I live in a baseball household. With a husband who played in college and a 7-year-old who wants nothing more than to be like his daddy, we spend much of our time watching or playing the game and most of our weekends at some tournament or another. I am by and by a baseball mom at heart. What many don't know about me is that I also minored in sports business management in college, so while my career hasn't necessarily moved in that direction, I also have an inherent love for the game.
One of the things I love so much about baseball is the way so many of its lessons translate into business and life with relevancy and shared truth. Below are just nine personal takeaways from America's pastime that I've found to be true for success in all areas:
Each player is a unique resource, not an interchangeable part
One of my favorite things about baseball is that while it’s a team sport, each player has a unique role on the field. No two players are responsible for the same thing. Each player needs to be an expert in their respective role and simultaneously understand the expectations of those around him so that they can work efficiently. No player is more valuable than any other, no play is more valuable than any other, and each player has to trust that the others on the field will step up and play exceptionally when it’s their time to shine. They each have an accountability to not only themselves, but to one another to not allow errors to happen and perform at their peak every game, every play.
Celebrate your grand slams, but remember that yesterday’s home runs won’t win today’s game.
It’s important to take the time to stop and celebrate the amazing things we each accomplish, individually and as a team. But we have to remember that we can’t rest on one good day, or one good project, or one good assignment. The expectations rise, the stakes get higher, and we have to consistently be pursuing excellence in everything we do.
Win this pitch, then the next, and then do it again
In any game, a pitcher could potentially be responsible for 100 or more pitches. It’s important that the focus and intent on pitch one is the same focus and intent on pitch 95, regardless of how many balls or strikes have been thrown. Each pitch matters, not one of them is a throw away.
Individuals can win games, but only teams can win championships
Some of the greatest players in baseball’s history never won a world series ring. Ken Griffey Jr., Barry Bonds, Sammy Sosa – these are names that people who aren’t even fans of baseball have heard, but their individual prowess couldn’t make a pennant happen. You can earn recognition as an individual, even win some victories, but to make it all the way you need a strong team standing beside you.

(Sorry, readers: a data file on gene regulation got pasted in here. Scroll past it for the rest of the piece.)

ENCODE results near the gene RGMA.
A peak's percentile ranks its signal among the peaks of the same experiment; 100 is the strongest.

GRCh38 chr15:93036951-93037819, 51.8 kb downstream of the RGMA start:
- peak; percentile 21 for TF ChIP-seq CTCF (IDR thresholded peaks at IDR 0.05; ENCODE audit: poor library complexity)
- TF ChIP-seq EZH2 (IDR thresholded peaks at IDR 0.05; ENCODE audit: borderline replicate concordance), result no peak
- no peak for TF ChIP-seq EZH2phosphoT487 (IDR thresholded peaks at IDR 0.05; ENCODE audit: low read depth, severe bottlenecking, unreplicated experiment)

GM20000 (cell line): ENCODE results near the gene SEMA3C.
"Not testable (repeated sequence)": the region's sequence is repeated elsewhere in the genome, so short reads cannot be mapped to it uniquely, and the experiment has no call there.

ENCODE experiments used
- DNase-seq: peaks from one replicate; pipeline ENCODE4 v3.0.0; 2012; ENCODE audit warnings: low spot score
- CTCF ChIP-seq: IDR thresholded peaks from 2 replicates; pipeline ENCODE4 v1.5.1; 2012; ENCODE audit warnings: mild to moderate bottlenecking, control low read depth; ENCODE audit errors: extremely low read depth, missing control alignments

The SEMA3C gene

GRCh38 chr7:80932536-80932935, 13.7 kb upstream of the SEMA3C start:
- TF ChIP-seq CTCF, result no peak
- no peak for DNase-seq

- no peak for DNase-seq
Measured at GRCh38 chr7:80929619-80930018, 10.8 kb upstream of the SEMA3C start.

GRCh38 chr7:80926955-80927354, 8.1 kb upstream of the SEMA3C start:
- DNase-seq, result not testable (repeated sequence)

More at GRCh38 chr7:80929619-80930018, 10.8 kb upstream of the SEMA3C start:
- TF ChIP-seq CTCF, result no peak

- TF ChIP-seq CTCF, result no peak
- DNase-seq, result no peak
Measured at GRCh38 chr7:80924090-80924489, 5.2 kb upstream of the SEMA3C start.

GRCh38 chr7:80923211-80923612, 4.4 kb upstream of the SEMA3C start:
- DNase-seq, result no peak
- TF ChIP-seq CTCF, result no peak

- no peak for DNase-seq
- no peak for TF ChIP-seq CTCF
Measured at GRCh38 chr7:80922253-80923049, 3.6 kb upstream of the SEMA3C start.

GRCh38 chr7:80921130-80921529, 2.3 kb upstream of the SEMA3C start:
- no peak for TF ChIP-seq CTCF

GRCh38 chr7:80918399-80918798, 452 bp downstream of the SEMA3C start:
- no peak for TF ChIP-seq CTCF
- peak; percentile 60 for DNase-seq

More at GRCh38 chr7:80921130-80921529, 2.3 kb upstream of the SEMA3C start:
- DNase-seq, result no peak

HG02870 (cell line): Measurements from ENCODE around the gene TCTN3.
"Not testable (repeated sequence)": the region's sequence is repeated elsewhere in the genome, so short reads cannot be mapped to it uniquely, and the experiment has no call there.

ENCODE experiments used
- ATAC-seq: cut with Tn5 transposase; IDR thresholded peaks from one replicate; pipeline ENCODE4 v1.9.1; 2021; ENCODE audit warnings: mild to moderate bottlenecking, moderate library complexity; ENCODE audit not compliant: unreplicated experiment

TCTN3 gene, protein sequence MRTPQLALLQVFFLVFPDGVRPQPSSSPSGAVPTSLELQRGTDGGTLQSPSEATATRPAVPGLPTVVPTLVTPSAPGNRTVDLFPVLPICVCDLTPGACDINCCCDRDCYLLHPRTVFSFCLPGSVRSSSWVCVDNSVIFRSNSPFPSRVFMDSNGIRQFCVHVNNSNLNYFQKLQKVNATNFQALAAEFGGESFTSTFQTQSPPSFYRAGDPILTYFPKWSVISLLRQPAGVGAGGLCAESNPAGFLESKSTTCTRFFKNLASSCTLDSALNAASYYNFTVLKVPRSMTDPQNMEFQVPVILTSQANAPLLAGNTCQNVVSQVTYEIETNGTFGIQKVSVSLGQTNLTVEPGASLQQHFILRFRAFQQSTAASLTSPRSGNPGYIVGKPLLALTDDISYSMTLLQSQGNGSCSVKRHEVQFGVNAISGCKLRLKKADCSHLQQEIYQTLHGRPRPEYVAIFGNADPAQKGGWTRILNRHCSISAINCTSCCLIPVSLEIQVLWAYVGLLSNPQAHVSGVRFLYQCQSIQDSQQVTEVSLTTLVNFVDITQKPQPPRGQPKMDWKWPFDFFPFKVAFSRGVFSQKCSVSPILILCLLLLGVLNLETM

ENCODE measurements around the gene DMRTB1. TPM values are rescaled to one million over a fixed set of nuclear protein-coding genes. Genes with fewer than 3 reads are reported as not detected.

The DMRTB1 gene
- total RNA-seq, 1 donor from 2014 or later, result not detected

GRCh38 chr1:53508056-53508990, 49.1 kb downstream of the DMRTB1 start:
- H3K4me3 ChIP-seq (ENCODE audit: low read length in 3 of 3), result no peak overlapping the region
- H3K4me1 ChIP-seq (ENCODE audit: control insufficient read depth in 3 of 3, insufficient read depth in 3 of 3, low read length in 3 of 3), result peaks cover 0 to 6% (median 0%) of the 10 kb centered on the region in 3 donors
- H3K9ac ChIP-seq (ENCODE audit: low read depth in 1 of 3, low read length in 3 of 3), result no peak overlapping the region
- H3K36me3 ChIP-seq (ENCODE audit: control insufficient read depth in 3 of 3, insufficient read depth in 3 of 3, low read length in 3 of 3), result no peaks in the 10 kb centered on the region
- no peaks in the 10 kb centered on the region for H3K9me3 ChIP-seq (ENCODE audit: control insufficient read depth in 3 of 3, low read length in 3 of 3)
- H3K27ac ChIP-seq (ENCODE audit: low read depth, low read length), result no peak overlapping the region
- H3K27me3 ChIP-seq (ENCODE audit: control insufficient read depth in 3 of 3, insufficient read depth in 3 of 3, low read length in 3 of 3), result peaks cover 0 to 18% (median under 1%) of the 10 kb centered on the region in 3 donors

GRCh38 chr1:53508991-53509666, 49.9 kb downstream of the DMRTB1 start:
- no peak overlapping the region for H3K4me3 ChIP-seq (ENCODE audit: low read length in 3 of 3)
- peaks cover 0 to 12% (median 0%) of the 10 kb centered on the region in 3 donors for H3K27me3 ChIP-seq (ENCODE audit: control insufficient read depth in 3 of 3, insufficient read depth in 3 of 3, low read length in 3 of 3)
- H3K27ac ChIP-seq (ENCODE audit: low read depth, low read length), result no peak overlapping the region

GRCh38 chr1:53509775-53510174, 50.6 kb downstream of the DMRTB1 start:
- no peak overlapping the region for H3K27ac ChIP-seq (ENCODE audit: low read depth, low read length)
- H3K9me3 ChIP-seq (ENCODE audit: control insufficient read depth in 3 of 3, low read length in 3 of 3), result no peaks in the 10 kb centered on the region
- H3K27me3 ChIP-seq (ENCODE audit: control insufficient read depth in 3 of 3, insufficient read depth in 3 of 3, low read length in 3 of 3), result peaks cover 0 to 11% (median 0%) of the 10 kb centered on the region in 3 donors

You can’t stay static – your competitors are adjusting, so you have to too
Hitters have natural sweet spots, and as pitchers watch and learn, they can learn what areas to avoid and where to aim. So, hitters have to be consistently adjusting. The same goes for team strategy - when other teams watch the layout of your field and learn how to react, you have to adjust accordingly to be proactive. In our world, we have to remember that the same strategy, the same approach, over and over again becomes background noise. So, while we should always leverage what we know works well, we also have to be constantly looking for innovative ways to move our initiatives forward and communicate to our people.
Analytics are critical – but only valuable if assessed and communicated clearly
Sports analytics get deeper and deeper and provide insight into what is working well on and off the field. Individually, each player on a roster has standing behind them a rolling list of numbers -ERAs, RBIs, errors, BA, EQA, Hits, Runs, assists, Fielding Percentage, the list goes on and on. But unless a very smart person is looking at these numbers, providing critical analysis across a spectrum of factors and synthesizing the data in a way that makes sense and produces outcomes, its meaningless. Data is invaluable to baseball and to business, but it must be assessed and applied correctly to matter.
It’s imperative that you know the rules that govern your game
There are often times in baseball when the casual observer has to rely on the announcers to explain some of the more obscure rules of the game, or the rules that govern certain fields’ play. But it is the responsibility of the players and coaches to know those rules inside and out so they can both proactively adjust their play and react appropriately. In the same way, it’s critical that we know the rules that govern our game. Industry is ever-changing, so we have to be intentional about understanding where we stand as an organization, as a team, and in our roles.
Know when to be aggressive at the bases
Every team has a good base coach helping runners understand when they should hold at third and when they should make the dash for home. In the same way, it’s important that we recognize when it is prudent to be conservative in our strategy and when it makes the most sense to take risks and be aggressive.
Shake off the strikeouts - .300 is exceptional
It’s been said that baseball is one of the failingest games in all of sports. If you go one for three consistently throughout your entire career, earning a .300 batting average, you’re in consideration for the hall of fame. In the same way, we can’t be afraid to strike out or make mistakes. Each of those mistakes is a learning opportunity and as long as we are consistently striving each time we’re at bat to be exceptional, as long as we are persistent in our pursuit of perfection, recognizing that we’ll never achieve it, we’ll end up on top.